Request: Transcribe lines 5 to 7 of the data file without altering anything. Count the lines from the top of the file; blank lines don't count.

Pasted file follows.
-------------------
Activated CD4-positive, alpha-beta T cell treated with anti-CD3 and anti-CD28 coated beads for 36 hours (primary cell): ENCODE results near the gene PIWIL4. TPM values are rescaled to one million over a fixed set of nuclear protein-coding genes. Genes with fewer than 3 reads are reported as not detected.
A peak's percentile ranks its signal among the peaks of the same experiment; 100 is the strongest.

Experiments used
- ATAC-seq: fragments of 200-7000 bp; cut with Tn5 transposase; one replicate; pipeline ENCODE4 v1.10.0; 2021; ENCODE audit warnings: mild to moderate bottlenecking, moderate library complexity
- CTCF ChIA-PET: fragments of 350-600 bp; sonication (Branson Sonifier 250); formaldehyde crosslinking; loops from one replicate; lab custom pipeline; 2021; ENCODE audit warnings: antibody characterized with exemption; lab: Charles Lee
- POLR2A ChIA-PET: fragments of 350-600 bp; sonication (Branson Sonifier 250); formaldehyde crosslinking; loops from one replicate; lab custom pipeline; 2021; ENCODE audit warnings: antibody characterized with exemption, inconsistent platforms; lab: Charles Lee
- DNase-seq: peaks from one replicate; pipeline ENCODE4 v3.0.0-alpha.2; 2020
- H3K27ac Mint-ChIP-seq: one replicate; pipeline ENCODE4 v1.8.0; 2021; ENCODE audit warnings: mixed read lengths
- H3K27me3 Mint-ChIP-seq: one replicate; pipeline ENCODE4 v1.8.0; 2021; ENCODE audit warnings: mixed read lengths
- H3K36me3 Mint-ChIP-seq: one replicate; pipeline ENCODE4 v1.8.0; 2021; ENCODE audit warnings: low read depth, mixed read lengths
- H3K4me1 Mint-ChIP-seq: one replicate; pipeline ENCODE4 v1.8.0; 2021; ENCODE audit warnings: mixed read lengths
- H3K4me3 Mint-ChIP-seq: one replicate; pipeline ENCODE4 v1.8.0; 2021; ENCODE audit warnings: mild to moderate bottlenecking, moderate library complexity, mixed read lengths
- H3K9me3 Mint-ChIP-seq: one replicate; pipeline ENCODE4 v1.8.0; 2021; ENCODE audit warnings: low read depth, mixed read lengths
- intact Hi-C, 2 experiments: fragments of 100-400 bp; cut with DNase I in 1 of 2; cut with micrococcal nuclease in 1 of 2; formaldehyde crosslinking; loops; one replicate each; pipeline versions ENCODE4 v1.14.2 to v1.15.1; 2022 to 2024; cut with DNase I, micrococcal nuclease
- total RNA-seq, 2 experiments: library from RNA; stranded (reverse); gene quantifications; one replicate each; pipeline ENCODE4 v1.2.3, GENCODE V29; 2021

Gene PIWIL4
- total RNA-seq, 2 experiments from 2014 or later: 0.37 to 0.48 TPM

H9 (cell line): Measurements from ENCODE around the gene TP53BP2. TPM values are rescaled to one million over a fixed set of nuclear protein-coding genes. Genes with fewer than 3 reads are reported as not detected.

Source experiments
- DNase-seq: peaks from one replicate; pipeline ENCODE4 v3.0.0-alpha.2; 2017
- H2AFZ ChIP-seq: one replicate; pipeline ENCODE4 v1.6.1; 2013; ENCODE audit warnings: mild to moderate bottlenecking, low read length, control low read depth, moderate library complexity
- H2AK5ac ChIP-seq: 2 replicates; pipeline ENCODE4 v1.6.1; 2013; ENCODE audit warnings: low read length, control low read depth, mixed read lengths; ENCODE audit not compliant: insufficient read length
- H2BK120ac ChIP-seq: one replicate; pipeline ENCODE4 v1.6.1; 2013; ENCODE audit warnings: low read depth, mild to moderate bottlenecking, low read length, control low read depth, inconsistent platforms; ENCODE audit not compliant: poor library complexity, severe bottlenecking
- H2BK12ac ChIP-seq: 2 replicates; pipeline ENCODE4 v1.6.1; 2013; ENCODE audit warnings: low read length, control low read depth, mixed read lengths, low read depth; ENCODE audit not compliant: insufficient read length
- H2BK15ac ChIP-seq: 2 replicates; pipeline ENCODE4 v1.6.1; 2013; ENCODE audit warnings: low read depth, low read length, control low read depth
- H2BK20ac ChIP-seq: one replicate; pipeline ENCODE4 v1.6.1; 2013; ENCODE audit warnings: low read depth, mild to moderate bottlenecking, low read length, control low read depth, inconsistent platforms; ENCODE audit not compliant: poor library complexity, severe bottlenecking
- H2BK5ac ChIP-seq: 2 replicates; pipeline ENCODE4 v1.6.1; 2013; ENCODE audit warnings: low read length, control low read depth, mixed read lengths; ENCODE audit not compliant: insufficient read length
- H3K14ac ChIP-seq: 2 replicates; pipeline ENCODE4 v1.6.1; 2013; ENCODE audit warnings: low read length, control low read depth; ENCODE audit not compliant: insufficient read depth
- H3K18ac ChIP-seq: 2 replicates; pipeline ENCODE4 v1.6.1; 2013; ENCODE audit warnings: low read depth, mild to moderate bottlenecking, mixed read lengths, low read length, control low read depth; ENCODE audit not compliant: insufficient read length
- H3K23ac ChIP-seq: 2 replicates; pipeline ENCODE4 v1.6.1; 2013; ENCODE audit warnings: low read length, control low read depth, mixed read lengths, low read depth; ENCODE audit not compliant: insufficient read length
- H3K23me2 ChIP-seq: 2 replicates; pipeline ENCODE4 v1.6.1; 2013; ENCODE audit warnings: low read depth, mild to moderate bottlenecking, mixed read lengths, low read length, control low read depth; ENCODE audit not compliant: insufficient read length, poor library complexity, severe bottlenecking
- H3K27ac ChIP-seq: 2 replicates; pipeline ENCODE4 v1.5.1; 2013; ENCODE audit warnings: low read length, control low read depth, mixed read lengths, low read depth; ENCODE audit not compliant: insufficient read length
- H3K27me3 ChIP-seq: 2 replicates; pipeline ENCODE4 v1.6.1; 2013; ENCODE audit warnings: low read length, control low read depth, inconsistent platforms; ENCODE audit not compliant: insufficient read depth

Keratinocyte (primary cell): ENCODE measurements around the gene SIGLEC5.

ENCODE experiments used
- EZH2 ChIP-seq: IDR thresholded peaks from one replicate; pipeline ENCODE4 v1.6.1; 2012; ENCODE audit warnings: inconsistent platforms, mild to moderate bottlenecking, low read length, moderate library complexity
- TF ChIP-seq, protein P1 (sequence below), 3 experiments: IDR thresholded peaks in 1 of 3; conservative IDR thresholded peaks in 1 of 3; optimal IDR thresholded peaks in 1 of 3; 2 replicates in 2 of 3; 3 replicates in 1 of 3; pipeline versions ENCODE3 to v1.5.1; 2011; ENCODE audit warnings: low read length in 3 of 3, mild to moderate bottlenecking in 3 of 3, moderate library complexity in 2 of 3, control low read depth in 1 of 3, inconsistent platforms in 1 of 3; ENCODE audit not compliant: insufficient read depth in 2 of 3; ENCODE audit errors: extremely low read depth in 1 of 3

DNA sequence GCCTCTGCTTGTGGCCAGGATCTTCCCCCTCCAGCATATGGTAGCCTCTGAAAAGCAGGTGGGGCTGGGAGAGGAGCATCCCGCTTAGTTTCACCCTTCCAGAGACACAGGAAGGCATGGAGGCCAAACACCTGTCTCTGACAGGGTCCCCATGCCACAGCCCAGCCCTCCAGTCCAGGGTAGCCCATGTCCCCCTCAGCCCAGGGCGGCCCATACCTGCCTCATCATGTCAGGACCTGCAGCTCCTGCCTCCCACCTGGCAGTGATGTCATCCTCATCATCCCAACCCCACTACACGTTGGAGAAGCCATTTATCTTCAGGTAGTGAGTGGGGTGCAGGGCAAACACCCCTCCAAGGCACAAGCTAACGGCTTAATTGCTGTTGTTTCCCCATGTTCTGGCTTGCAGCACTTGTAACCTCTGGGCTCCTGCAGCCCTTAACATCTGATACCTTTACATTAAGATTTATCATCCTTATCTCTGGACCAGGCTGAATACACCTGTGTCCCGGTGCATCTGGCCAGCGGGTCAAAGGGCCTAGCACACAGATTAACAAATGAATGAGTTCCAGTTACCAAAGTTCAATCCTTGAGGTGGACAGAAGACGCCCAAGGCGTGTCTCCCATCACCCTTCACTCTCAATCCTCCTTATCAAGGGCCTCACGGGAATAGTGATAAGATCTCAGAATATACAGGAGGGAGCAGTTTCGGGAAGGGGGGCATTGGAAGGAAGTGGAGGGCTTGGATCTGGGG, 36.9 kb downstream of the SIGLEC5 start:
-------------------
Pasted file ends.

- CTCF ChIA-PET: fragments of 350-600 bp; sonication (Branson Sonifier 250); formaldehyde crosslinking; loops from one replicate; lab custom pipeline; 2021; ENCODE audit warnings: antibody characterized with exemption; lab: Charles Lee
- POLR2A ChIA-PET: fragments of 350-600 bp; sonication (Branson Sonifier 250); formaldehyde crosslinking; loops from one replicate; lab custom pipeline; 2021; ENCODE audit warnings: antibody characterized with exemption, inconsistent platforms; lab: Charles Lee
- DNase-seq: peaks from one replicate; pipeline ENCODE4 v3.0.0-alpha.2; 2020